- #1

- 131

- 1

y = a sin[tex]\omega[/tex]t

or, x = a cos[tex]\omega[/tex]t

But how did these equations came?

Like this there are somany equations in my textbook without derivations.And studying these byheart makes the subject very boring.

- Thread starter johncena
- Start date

- #1

- 131

- 1

y = a sin[tex]\omega[/tex]t

or, x = a cos[tex]\omega[/tex]t

But how did these equations came?

Like this there are somany equations in my textbook without derivations.And studying these byheart makes the subject very boring.

- #2

- 113

- 0

A simple harmonic oscillator feels a restoring force that is proportional to it's displacement, so Newton's second law tells us:

[tex]

m\frac{d^2x}{dt^2} = -kx

[/tex]

or

[tex]

\frac{d^2x}{dt^2} = -\omega_o^2x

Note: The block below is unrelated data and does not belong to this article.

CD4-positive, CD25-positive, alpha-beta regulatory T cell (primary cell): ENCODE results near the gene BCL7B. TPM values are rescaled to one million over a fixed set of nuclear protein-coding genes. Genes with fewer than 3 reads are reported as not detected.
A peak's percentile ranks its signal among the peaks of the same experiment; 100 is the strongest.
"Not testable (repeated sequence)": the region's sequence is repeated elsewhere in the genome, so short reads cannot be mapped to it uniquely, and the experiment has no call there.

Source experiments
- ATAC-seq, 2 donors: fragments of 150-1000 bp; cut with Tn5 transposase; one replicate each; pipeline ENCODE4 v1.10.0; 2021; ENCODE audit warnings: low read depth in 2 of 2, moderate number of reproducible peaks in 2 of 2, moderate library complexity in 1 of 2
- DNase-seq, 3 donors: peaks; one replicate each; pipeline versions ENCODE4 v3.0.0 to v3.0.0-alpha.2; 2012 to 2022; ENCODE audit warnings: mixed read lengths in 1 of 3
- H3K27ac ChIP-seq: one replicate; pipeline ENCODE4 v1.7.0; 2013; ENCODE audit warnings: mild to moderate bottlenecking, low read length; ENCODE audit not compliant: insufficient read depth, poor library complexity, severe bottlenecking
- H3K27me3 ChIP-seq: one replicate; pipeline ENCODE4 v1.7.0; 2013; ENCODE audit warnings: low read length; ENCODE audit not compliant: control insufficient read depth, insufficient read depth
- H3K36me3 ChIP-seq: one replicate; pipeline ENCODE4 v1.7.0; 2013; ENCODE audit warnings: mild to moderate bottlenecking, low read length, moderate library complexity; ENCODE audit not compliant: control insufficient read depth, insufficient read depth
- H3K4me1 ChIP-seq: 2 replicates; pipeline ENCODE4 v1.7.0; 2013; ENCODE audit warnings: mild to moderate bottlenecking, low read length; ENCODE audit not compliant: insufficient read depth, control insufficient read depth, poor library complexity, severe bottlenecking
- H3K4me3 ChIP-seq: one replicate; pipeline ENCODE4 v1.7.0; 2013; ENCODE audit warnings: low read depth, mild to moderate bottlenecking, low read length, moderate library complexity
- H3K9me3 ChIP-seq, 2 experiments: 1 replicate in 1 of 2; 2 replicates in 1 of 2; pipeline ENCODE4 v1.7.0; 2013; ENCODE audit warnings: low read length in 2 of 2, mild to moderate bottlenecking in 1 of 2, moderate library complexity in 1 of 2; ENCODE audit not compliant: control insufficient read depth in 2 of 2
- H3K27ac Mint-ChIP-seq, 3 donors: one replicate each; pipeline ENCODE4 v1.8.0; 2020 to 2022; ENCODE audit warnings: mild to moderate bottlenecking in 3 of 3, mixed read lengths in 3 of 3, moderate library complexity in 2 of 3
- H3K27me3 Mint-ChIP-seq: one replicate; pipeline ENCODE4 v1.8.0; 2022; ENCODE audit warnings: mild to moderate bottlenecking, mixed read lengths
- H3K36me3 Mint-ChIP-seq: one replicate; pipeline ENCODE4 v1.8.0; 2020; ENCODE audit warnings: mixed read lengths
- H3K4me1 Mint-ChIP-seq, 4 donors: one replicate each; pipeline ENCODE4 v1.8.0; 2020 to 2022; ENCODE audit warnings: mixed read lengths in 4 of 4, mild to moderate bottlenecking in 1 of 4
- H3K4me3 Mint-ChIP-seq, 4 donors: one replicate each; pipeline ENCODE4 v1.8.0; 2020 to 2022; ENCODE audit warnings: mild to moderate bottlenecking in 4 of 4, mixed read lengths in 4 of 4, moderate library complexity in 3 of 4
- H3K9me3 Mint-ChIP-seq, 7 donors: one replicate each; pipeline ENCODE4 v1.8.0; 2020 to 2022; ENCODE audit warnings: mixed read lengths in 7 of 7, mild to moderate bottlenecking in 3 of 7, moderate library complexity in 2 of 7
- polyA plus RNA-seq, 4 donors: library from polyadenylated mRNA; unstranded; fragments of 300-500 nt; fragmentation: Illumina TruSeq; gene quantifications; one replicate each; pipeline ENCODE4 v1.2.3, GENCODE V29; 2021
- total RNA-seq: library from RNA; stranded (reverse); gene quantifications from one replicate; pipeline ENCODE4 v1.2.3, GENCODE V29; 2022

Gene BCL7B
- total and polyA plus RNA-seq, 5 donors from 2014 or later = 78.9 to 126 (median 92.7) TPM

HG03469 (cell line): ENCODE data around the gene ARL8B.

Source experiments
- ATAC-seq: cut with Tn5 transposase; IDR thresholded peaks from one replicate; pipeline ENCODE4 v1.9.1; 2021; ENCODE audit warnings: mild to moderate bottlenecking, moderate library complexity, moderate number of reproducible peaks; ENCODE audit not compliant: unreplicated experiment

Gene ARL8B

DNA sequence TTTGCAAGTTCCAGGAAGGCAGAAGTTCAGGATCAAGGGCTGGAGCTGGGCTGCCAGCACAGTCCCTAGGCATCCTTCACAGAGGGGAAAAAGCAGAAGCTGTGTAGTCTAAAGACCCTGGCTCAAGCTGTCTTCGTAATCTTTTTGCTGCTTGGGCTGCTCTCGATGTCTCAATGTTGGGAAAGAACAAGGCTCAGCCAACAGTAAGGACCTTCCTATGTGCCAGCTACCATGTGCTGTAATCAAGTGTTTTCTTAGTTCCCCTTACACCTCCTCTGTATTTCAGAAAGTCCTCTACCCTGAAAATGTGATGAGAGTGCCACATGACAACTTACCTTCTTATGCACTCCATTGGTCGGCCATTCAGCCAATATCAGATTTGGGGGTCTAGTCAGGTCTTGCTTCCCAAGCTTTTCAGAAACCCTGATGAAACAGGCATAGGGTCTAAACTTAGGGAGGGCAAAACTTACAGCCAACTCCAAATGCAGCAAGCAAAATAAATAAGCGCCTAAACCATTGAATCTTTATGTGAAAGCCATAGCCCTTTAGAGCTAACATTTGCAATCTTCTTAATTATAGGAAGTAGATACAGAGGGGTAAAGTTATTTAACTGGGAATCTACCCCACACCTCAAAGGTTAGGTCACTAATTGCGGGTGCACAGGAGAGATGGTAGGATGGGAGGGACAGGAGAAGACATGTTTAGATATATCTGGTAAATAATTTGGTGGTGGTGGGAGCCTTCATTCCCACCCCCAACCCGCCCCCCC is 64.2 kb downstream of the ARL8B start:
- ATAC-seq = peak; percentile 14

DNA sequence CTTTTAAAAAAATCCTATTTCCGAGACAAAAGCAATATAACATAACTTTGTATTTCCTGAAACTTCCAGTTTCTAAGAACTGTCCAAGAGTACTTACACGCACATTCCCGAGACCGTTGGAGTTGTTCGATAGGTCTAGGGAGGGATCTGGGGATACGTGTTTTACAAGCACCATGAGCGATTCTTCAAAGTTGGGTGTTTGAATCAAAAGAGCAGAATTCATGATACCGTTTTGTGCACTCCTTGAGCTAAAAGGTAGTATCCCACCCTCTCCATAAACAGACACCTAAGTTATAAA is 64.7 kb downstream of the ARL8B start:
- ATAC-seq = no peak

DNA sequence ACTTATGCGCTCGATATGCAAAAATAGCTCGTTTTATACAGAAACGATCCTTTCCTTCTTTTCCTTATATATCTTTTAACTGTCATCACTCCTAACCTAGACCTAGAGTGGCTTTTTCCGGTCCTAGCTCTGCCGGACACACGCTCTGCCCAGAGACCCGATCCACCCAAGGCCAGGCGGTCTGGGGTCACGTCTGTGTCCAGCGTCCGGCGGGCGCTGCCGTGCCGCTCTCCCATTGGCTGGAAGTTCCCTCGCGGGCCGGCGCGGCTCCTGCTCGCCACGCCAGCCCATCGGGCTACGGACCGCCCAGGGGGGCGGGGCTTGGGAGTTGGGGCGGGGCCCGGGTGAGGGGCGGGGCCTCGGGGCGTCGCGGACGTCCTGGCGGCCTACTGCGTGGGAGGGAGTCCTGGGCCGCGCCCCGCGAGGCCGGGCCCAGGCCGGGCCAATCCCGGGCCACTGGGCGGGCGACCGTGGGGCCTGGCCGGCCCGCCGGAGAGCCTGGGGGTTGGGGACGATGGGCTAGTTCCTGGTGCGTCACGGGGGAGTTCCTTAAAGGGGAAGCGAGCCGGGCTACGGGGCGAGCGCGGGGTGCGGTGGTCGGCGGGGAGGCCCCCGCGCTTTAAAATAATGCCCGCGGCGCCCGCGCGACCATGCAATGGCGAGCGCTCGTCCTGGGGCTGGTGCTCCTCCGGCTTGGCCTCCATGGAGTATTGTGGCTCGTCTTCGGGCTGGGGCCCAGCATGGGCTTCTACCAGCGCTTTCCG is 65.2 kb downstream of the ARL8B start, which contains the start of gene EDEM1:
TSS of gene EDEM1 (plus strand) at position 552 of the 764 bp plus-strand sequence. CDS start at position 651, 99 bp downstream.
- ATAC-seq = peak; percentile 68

[/tex]

where

[tex]

\omega_o = \sqrt{\frac{k}{m}}

[/tex]

Now, there are some techniques for solving this differential equation, but we can just think about it intuitively. What function, if you take it's derivative twice, gives back the negative of the same function times a constant. Well cosine and sine both posses those properties. So those are both solutions, and any linear combination of them will be a solution.

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